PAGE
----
Theresa May suppressed up to nine reports into immigration when she was home secretary because the findings were “inconvenient” to the government, it was claimed today.
Liberal Democrat leader Vince Cable said the studies showing no immigration impact on jobs and wages were kept quiet during his time as business secretary in the coalition government.
The allegation comes as a month-old paper detailing government proposals for its post-Brexit immigration policy was leaked to the Guardian.
It detailed numerous ways to cut the numbers of EU nationals coming to work in the UK, including a two-year residency restriction for unskilled workers and curbs on bringing family members over.
Amid the furore over the leak, Cable said: "When I was business secretary there were up to nine studies that we looked at that took in all the academic evidence."
“It showed that immigration had very little impact on wages or employment. But this was suppressed by the Home Office under Theresa May, because the results were inconvenient.
“I remember it vividly. Overwhelmingly it has been the case that overseas workers have been complimentary rather than competitive to British workers.”
A spokesman for the prime minister denied the claim.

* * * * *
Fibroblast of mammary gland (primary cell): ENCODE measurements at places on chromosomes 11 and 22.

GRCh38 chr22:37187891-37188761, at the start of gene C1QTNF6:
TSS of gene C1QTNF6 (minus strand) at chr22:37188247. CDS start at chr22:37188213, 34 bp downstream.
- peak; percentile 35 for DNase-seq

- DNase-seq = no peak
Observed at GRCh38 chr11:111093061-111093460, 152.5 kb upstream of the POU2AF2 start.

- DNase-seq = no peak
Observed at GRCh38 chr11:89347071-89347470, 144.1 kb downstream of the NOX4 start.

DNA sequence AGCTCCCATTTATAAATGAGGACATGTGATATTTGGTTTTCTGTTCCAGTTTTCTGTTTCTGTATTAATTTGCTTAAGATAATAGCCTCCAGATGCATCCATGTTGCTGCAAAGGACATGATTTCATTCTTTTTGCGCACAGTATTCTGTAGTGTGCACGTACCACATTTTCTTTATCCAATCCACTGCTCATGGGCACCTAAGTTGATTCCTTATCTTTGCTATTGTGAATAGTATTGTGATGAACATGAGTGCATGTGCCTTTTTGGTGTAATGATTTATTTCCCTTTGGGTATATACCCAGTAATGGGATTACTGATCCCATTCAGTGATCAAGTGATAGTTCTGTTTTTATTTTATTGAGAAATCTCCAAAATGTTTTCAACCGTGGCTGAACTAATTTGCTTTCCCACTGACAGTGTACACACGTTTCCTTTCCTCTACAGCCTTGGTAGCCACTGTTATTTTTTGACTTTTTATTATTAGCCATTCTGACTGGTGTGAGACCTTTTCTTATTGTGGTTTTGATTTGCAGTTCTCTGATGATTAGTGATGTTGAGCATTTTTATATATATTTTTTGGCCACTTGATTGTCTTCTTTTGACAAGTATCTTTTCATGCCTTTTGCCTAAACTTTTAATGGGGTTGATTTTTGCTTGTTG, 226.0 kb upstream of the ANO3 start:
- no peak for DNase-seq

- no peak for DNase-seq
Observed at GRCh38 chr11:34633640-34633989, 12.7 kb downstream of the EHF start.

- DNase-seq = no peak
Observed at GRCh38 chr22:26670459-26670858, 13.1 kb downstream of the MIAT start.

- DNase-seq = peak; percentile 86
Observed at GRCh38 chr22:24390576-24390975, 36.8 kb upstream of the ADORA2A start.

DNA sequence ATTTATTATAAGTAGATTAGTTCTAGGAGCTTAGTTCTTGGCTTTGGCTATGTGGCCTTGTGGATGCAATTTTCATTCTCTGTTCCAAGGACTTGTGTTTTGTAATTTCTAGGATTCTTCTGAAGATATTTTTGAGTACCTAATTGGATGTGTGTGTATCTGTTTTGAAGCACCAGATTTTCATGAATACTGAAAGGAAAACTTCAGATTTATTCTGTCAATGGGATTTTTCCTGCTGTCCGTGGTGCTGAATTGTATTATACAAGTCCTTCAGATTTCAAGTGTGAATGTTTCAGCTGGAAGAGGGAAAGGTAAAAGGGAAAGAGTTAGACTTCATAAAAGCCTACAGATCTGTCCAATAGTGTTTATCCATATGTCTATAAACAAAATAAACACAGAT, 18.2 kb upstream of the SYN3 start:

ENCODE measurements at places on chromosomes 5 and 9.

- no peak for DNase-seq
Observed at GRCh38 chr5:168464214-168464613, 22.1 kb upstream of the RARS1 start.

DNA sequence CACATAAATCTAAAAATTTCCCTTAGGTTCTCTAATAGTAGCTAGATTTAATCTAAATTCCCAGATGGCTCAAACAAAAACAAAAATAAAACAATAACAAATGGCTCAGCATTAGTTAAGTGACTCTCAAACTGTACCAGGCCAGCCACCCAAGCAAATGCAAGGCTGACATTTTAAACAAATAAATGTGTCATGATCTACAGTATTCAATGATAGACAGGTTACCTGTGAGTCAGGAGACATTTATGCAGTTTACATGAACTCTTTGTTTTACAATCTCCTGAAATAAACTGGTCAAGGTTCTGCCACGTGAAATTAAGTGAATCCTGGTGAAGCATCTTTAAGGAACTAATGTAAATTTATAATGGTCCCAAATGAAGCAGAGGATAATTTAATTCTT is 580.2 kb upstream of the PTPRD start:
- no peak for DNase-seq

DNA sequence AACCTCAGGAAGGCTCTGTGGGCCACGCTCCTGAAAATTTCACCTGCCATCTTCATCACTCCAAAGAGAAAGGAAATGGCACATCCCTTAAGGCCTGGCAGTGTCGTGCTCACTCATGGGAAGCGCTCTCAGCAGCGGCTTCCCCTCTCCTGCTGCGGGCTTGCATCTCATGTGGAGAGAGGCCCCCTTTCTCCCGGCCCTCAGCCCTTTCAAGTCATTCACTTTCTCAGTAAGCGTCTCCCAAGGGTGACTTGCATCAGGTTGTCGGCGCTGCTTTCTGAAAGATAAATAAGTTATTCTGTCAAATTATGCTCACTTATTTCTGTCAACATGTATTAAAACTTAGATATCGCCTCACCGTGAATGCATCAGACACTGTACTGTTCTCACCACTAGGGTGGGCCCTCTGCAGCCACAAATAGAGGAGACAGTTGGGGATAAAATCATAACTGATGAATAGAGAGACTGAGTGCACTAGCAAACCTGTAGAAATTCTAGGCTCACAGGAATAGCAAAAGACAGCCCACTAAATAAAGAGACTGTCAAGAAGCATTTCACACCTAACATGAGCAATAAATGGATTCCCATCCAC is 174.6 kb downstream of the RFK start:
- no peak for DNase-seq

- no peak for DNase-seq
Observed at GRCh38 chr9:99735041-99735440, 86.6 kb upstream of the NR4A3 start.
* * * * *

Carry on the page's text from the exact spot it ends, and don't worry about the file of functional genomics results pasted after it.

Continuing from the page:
He said: "When the prime minister was the home secretary, she published a number of reports on the impact of migration and one of them was specifically on the issue of employment and wages. That was published in 2014, there was also a study published by the Migration Advisory Commission which was commissioned by the prime minister as well."
Meanwhile Lord Wallace of Saltaire, who as a Lib Dem minister in the coalition wrangled over numerous revisions to an immigration report, also weighed in.
He told PolitcsHome that the Home Office had refused to use a report on migration flows and delayed one study on the free movement of people for six months.
The prime minister has insisted low skilled immigration has a direct impact on people finding themselves “out of work or on low wages”.
The immigration paper leaked to the Guardian yesterday made clear that the free movement of people from the EU will end on the day Britain quits the bloc.
It adds that those seeking low-skilled work will have their residency limited to just two years, while those in “high-skilled occupations” will be able to stay for three to five years.
SNP MP Ian Blackford today said May must “stop dancing to the tune of her right wing backbenchers” on immigration.
Concerns were also raised by the TUC and various business groups, while the Open Britain campaign group said the British economy and public service “would be put at risk” if they were implemented.
But Ukip and Migration Watch welcomed the proposals, with the latter branding them “excellent news”.
The government refused to comment on the leak but it is understood the plan has not been signed off by ministers.